13. An easier way to look at this quandary is to examine how the Alaska class were actually built and laid out. First, the secondary battery and catapult arrangements amidships are very much in line with US cruiser design, not battleship. They have the same 5"/38 twin turret layout that the Cleveland and Baltimore classes have, not one like any of the modern US BB use--even if reduced in number. The catapults amidships on columns are very much in keeping with cruiser practice pre-war where having these amidships made for a drier location for air operations. Next, the Alaska class followed cruiser design layout for protection As you can see, there is a single armored deck and side armor consists of a single belt. The torpedo defense system is a bit deeper than on other US cruisers but it is nowhere as comprehensive as a battleship's. As you can see in the two pictures above, the Alaska has no real liquid loading system for torpedo defense, on a double bottom versus a triple bottom, and the depth of the system is far less than on a battleship. Even the hull form followed cruiser lines for the period rather than the squarer and squatter battleship lines. The use of a single rudder (a mistake in my opinion) is again, not in line with battleship design.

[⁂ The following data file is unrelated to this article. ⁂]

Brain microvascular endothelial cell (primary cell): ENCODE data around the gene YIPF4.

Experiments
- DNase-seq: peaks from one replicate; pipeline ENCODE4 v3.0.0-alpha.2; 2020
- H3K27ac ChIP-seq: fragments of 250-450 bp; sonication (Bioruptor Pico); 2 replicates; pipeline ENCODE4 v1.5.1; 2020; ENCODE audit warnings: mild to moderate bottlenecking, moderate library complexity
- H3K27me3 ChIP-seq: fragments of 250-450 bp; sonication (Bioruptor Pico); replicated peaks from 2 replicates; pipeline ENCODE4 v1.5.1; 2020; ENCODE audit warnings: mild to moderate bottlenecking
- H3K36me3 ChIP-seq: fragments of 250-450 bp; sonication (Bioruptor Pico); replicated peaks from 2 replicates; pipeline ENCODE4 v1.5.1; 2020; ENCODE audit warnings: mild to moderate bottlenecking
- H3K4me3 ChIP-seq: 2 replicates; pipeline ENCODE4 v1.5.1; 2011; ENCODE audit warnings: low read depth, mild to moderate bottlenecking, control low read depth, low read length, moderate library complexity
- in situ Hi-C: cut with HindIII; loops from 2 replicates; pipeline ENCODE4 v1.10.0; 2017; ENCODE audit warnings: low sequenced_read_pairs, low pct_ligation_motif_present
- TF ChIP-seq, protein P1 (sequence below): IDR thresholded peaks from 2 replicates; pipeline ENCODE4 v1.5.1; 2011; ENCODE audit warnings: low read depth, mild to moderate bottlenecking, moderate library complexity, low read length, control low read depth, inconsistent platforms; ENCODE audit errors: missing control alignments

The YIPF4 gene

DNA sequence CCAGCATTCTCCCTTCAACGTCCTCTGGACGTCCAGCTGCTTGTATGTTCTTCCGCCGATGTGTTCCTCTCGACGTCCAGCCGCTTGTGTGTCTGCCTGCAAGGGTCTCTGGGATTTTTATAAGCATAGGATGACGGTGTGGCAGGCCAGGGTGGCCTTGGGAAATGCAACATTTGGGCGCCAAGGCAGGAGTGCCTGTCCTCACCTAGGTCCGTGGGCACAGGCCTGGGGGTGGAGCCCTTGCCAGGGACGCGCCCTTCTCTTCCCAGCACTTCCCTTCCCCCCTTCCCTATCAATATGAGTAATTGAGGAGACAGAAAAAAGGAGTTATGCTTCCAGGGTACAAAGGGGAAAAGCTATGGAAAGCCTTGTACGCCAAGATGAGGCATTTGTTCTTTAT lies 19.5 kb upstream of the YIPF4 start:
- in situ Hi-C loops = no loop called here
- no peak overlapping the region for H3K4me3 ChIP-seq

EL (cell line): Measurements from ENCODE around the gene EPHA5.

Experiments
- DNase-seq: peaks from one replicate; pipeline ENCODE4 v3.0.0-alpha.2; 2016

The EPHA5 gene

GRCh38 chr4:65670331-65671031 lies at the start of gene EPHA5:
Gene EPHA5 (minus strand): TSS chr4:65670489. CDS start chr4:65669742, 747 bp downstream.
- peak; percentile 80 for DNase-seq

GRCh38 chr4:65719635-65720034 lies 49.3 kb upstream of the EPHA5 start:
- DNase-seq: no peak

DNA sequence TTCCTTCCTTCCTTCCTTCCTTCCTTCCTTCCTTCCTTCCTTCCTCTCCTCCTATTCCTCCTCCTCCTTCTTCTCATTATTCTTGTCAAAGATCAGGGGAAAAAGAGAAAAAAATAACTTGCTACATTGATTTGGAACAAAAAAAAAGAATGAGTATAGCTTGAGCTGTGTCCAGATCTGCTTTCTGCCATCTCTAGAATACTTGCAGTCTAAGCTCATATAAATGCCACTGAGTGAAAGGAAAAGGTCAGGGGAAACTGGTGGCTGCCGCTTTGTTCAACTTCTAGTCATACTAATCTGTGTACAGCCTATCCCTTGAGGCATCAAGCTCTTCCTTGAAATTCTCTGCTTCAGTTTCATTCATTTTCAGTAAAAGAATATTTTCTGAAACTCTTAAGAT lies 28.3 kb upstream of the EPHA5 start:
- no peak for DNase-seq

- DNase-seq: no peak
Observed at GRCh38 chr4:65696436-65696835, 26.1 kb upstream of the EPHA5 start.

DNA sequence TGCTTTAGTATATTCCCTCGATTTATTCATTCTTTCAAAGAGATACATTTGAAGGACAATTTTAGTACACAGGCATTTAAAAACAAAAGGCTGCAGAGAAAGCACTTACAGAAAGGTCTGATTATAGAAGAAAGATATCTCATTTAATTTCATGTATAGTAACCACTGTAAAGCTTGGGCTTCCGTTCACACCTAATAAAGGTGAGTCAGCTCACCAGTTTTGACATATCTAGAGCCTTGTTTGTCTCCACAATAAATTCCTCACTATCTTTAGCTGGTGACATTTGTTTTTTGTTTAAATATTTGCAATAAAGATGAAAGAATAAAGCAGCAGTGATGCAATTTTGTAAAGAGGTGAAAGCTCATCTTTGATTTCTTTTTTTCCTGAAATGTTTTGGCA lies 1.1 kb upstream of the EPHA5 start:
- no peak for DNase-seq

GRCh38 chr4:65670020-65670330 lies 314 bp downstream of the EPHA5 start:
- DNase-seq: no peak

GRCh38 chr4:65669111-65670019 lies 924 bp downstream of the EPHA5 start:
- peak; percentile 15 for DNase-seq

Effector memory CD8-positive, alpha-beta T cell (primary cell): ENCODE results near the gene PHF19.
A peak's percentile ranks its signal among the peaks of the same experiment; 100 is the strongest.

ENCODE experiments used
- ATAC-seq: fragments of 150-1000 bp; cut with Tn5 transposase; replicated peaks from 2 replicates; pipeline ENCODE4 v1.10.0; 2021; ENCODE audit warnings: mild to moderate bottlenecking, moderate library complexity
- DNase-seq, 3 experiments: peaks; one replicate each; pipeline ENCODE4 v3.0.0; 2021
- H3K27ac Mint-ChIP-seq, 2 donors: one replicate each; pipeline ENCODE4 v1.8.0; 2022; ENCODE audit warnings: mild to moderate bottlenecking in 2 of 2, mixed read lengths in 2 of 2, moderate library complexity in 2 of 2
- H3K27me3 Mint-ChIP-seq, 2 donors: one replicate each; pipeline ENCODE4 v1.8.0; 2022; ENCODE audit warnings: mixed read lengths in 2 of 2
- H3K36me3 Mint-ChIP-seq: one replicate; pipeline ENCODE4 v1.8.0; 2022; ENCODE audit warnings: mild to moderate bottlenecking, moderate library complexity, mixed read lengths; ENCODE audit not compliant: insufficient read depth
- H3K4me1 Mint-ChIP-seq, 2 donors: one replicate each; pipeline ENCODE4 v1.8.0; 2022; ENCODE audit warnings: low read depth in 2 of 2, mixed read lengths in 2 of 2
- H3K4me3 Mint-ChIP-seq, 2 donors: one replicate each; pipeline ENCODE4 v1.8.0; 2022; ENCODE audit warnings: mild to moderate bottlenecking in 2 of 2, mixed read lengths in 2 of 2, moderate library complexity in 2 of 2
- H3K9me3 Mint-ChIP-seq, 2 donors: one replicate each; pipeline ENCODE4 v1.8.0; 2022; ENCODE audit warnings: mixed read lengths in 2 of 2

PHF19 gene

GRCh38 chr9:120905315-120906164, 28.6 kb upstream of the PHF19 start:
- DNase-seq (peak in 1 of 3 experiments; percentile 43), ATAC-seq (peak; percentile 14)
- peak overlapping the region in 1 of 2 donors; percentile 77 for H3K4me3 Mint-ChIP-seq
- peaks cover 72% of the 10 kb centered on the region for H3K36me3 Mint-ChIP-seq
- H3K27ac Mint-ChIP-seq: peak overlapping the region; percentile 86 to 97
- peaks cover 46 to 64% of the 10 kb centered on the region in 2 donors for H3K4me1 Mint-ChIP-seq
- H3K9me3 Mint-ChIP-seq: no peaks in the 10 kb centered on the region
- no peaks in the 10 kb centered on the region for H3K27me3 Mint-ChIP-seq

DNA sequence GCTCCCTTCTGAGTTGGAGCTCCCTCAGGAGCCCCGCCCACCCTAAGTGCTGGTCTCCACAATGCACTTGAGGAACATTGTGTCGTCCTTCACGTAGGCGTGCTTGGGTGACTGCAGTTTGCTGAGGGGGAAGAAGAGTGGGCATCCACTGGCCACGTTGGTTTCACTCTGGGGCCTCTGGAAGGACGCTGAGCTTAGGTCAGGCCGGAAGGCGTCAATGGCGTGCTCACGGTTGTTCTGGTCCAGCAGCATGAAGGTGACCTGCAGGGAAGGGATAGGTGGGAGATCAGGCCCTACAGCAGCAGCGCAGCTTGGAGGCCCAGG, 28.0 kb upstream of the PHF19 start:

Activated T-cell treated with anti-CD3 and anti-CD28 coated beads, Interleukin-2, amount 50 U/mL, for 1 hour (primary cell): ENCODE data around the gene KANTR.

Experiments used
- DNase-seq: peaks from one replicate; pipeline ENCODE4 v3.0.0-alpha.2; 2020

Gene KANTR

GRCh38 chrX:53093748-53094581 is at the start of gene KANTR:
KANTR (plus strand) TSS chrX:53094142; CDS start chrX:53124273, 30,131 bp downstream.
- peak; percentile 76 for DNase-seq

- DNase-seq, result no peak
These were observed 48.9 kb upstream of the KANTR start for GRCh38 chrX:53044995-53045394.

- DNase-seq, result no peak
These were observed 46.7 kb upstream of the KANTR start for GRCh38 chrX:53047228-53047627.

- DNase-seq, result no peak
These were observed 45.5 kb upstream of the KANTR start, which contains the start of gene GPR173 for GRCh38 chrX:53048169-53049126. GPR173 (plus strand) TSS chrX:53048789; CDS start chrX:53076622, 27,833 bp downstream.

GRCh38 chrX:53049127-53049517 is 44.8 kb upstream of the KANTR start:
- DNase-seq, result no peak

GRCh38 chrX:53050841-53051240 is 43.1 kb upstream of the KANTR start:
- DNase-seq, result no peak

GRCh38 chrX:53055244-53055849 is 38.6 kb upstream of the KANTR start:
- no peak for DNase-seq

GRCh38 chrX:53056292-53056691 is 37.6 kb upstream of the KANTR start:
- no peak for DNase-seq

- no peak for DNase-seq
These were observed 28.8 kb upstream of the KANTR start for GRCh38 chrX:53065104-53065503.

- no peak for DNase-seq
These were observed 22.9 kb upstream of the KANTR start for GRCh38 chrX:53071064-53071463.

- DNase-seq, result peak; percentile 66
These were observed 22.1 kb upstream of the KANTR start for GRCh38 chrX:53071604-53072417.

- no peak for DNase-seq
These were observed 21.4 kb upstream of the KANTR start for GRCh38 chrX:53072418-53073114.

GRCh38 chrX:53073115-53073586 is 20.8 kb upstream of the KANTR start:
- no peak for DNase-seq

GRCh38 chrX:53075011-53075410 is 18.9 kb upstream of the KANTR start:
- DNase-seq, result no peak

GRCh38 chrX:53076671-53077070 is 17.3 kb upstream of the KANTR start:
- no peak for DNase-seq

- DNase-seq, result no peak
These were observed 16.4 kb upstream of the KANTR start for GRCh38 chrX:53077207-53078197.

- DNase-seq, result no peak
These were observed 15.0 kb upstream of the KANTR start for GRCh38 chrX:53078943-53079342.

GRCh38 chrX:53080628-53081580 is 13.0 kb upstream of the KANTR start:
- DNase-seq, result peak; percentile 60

14. Murotsu

    Armed Merchant Cruisers

    The day of the merchant cruiser was numbered, even finished with the advent of long range, reliable radio communications, aircraft, and radar. The oceans may be huge, but you can't easily hide when those looking for you have the means to know with near instant communications where you are when you do show up. As for Q-ships, in WW 1 the British took this to a different level by pairing a merchant with a submarine, particularly a fast one like the R-Class. The idea here was the enemy sub would surface (this was in the still "gentlemanly" days of submarine warfare) and force the merchant to stop. While the U-boat was busy with that, the friendly sub would sneak up and torpedo the U-boat. That only worked until the Germans stopped being nice and asking a merchant to surrender first before firing.
  15. Murotsu

    Total Crap!

    Yea, I'm sure Captain Ralph Kerr (he was commanding HMS Hood don't ya know...) felt the exact same way...